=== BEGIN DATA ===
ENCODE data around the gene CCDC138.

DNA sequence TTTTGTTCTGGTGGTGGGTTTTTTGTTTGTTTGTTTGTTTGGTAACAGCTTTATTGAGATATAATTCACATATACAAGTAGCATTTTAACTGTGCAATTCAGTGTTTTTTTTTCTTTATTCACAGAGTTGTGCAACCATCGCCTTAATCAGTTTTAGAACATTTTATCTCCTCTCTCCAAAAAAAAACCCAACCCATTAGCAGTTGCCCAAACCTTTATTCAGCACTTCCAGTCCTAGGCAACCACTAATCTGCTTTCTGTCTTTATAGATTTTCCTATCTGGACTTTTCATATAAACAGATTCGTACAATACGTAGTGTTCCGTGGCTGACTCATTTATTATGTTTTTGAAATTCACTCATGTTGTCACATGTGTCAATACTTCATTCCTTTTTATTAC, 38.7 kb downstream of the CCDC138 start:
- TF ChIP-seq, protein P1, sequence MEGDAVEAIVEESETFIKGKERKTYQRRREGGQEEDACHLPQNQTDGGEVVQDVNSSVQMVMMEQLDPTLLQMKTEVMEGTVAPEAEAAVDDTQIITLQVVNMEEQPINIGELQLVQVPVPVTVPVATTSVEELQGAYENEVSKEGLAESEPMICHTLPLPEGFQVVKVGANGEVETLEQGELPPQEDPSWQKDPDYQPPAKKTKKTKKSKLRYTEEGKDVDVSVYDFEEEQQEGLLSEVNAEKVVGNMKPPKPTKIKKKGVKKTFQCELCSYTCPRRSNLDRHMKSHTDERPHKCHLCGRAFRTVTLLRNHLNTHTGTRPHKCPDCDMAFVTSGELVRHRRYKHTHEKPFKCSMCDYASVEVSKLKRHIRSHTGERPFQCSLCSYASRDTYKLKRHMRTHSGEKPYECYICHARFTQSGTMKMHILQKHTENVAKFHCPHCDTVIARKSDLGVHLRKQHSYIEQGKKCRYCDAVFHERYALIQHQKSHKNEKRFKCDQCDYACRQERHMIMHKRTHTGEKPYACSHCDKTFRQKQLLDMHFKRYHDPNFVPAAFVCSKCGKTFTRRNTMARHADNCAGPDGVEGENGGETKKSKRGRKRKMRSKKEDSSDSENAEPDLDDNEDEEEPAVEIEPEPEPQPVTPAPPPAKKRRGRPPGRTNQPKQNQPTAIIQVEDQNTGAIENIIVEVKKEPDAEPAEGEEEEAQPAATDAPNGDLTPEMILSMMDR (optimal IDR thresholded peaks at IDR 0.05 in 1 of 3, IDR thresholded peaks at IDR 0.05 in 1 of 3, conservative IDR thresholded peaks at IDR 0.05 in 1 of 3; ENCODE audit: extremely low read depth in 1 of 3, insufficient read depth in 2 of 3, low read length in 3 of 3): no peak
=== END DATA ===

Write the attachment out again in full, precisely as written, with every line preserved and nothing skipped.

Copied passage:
ENCODE data around the gene CCDC138.

DNA sequence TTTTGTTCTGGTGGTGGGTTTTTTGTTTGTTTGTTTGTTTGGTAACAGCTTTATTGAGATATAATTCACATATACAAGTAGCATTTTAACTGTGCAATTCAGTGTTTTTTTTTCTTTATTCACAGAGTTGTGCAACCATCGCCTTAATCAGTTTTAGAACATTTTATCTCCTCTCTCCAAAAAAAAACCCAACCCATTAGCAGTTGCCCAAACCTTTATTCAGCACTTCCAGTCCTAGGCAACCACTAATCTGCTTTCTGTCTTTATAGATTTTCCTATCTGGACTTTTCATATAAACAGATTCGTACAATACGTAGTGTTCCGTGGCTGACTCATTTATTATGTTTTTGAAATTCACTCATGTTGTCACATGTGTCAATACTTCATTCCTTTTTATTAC, 38.7 kb downstream of the CCDC138 start:
- TF ChIP-seq, protein P1, sequence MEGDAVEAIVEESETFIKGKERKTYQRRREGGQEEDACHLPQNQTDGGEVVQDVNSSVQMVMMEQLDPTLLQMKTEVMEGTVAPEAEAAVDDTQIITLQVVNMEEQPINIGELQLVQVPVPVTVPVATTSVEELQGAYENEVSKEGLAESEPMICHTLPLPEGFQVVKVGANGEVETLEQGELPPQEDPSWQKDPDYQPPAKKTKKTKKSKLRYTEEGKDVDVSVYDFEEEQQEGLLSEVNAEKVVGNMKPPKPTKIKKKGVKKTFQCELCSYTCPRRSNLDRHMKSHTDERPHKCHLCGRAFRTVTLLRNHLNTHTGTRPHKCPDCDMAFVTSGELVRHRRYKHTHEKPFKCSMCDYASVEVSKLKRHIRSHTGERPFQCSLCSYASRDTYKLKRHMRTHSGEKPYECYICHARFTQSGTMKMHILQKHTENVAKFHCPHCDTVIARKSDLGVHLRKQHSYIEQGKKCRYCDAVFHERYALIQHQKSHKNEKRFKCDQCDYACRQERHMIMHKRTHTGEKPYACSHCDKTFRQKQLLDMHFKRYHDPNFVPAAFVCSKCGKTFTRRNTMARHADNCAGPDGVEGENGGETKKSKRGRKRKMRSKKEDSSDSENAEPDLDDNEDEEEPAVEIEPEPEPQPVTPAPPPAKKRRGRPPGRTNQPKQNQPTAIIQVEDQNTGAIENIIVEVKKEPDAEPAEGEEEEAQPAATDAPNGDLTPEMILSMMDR (optimal IDR thresholded peaks at IDR 0.05 in 1 of 3, IDR thresholded peaks at IDR 0.05 in 1 of 3, conservative IDR thresholded peaks at IDR 0.05 in 1 of 3; ENCODE audit: extremely low read depth in 1 of 3, insufficient read depth in 2 of 3, low read length in 3 of 3): no peak